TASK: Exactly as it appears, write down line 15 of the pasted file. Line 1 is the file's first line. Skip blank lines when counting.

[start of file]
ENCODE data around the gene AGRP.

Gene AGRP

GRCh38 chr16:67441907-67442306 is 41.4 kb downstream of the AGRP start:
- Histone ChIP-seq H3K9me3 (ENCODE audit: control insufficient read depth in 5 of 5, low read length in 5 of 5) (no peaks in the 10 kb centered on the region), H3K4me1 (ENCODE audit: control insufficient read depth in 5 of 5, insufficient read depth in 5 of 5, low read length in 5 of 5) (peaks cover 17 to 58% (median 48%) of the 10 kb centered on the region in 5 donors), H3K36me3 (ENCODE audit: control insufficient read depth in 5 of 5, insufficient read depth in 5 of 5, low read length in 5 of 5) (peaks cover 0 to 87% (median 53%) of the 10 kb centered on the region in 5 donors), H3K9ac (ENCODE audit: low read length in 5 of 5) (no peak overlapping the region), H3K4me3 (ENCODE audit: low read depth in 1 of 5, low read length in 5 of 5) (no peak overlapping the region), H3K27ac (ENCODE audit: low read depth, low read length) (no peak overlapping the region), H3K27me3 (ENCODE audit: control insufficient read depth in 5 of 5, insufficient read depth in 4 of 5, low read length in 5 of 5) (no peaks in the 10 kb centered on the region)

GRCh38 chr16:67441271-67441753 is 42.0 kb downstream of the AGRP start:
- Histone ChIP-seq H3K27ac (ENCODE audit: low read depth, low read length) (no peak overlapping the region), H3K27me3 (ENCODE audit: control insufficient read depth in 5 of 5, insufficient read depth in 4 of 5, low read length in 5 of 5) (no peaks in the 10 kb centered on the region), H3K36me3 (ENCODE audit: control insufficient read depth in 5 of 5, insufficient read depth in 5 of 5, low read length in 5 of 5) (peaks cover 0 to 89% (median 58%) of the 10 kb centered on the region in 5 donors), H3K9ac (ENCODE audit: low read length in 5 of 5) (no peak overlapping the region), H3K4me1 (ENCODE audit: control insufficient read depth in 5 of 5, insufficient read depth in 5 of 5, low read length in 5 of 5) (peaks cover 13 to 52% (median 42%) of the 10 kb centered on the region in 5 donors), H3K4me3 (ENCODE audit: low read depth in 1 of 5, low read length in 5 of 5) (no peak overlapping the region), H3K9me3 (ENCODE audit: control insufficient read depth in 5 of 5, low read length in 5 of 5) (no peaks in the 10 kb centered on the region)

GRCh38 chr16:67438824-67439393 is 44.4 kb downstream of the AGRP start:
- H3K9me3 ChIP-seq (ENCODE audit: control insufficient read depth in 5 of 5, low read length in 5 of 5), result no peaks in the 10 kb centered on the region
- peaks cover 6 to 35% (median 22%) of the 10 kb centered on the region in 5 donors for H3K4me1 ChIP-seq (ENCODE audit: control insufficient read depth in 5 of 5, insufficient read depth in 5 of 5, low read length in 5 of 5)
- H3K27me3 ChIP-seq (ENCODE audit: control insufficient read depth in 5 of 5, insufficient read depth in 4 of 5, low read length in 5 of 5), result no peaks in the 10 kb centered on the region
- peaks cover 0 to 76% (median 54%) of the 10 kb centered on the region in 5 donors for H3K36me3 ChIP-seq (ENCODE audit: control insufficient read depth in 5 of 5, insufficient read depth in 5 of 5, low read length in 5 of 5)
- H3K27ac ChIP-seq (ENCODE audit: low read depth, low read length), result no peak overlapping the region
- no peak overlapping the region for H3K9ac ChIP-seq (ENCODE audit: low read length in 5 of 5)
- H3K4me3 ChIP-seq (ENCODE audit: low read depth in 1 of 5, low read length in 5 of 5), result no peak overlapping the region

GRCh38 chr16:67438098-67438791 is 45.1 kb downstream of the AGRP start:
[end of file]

GRCh38 chr16:67438098-67438791 is 45.1 kb downstream of the AGRP start: